I like to use my SLR, but there are many times when I leave it behind because I’m not sure whether it’ll be able to handle the conditions I plan to be using it in. LA-based hardware startup Outex is trying to make sure that photographers can use their cameras anywhere, without having to fork over north of $ 1,000 for environmental protection gear, and it’s taking to Kickstater to fund the latest piece in its product puzzle.
The Outex is a flexible casing for DSLR and other interchangeable lens cameras (it works with mirrorless systems, too) created by founder JR deSouza and his cousin Roberto Miglioli based on their shared love of photography, a hand-me-down from their grandfather, and a lack of good affordable options on the market for protecting cameras during use in harsh conditions. DeSouza told me in an interview that he and his cousin needed something that would work for surfing, kayaking, shooting around the pool, military applications and more, but that didn’t mean sacrificing portability or spending a mint to buy.
In a little over a year, the company has already managed to rack up some impressive customers, including photographers working for Red Bull, National Geographic, Outside Magazine and Vogue. The Outex is being used by a lot of videographers now, too, and the company wanted to build a solution into its product that better serves that market, while also opening up new possibilities for still photography. That’s what this Kickstarter project is about: funding the creation of the “Big O,” an LCD viewfinder window for the Outex.
DeSouza says they came up with the window after first toying with the idea of adding some kind of external LCD monitor to the Outex, and then realizing that the simpler, better and more widely compatible solution would be to simply add a glass window to the case (which itself resembles a kind of camera wetsuit) that would allow the built-in monitors on cameras to be used in any circumstances. Being able to see the viewfinder while the camera was in the Outex was one of the most common customer requests, however, according to deSouza, so coming up with some kind of solution was necessary.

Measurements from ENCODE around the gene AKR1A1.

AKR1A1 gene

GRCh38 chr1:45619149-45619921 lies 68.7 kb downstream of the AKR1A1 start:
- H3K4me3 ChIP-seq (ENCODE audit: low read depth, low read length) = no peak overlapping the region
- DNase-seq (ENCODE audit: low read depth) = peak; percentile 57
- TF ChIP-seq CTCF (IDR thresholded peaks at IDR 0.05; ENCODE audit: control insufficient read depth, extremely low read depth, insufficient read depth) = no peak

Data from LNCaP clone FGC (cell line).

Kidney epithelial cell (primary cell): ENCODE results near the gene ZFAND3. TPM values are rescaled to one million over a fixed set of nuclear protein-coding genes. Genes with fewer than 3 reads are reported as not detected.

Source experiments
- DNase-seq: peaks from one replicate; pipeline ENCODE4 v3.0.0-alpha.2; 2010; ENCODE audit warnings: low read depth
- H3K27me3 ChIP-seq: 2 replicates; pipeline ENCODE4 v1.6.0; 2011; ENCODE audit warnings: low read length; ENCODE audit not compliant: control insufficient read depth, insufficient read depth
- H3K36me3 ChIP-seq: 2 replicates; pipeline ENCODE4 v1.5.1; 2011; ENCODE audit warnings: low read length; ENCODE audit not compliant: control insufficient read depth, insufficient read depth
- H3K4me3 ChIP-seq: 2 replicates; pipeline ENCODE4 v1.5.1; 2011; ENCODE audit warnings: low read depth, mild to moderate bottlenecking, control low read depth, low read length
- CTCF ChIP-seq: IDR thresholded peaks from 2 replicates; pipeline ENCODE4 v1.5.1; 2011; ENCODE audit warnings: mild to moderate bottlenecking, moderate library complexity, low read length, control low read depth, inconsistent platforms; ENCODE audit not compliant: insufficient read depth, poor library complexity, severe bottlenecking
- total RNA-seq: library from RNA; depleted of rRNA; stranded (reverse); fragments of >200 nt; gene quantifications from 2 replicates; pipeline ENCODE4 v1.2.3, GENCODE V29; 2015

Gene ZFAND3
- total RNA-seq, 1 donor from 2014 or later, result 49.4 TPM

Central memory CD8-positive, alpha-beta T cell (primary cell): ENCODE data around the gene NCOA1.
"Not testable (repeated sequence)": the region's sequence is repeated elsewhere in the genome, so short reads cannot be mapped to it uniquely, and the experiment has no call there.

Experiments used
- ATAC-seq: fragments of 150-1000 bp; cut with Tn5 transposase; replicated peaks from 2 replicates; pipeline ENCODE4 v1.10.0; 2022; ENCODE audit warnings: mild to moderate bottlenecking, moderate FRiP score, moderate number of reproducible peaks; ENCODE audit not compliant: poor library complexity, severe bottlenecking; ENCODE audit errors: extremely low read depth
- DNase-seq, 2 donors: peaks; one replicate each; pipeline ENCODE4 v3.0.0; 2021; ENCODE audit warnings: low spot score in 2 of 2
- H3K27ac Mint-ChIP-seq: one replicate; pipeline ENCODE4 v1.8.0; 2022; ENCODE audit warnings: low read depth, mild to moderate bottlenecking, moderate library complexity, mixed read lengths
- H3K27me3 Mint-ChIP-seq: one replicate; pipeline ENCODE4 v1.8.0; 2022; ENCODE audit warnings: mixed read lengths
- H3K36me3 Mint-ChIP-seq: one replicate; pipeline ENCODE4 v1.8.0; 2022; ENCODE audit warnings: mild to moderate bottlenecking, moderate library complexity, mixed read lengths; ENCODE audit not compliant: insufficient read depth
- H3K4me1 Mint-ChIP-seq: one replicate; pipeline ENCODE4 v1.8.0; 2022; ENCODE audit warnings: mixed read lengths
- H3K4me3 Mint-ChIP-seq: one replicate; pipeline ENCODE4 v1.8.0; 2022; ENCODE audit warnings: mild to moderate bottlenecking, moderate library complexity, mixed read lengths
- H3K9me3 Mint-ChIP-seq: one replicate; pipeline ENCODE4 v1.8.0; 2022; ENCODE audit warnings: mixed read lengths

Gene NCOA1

Seeking Kickstarter backing is a first for Outex, and deSouza explained that the reason it went the crowdfunding route this time around was actually the result of a combination of factors.
“I felt that Kickstarter would be a good opportunity to accelerate our development,” deSouza explained. “The key is to be genuine and to do Kickstarter for what it is, and it becomes a great opportunity to get the word out and discover other things[…] I really do think there’s value to the community and the discovery process that also comes along with Kickstarter.”
Outex isn’t meant to be hardcore scuba gear like the Ikelite protectors favored by professional photographers, but where those cost around $ 1,500, a $ 375 pledge gets you everything you need to outfit your SLR with protection for up to 10 meters of submersion, as well as a host of other environmental perils. With the cost of high-quality photo gear coming down, it’s only fitting that a hardware startup emerges to so challenge the price tag on some of the more expensive accessories, too.